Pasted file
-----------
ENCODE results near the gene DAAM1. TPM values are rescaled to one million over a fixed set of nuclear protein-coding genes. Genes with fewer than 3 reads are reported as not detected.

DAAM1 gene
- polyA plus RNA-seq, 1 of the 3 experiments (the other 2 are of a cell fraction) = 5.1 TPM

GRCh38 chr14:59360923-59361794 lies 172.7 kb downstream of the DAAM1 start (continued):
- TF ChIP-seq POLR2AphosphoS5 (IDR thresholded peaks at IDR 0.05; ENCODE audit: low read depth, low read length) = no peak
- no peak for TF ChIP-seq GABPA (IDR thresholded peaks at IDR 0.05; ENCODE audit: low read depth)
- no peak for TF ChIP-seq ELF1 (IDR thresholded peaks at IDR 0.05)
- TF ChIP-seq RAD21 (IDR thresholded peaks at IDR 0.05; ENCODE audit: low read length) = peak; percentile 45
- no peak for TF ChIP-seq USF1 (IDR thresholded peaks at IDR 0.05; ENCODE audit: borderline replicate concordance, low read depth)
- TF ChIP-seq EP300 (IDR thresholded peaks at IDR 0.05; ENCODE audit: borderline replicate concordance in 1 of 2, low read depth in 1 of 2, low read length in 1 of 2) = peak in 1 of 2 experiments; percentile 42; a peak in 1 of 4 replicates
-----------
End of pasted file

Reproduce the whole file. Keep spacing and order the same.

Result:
ENCODE results near the gene DAAM1. TPM values are rescaled to one million over a fixed set of nuclear protein-coding genes. Genes with fewer than 3 reads are reported as not detected.

DAAM1 gene
- polyA plus RNA-seq, 1 of the 3 experiments (the other 2 are of a cell fraction) = 5.1 TPM

GRCh38 chr14:59360923-59361794 lies 172.7 kb downstream of the DAAM1 start (continued):
- TF ChIP-seq POLR2AphosphoS5 (IDR thresholded peaks at IDR 0.05; ENCODE audit: low read depth, low read length) = no peak
- no peak for TF ChIP-seq GABPA (IDR thresholded peaks at IDR 0.05; ENCODE audit: low read depth)
- no peak for TF ChIP-seq ELF1 (IDR thresholded peaks at IDR 0.05)
- TF ChIP-seq RAD21 (IDR thresholded peaks at IDR 0.05; ENCODE audit: low read length) = peak; percentile 45
- no peak for TF ChIP-seq USF1 (IDR thresholded peaks at IDR 0.05; ENCODE audit: borderline replicate concordance, low read depth)
- TF ChIP-seq EP300 (IDR thresholded peaks at IDR 0.05; ENCODE audit: borderline replicate concordance in 1 of 2, low read depth in 1 of 2, low read length in 1 of 2) = peak in 1 of 2 experiments; percentile 42; a peak in 1 of 4 replicates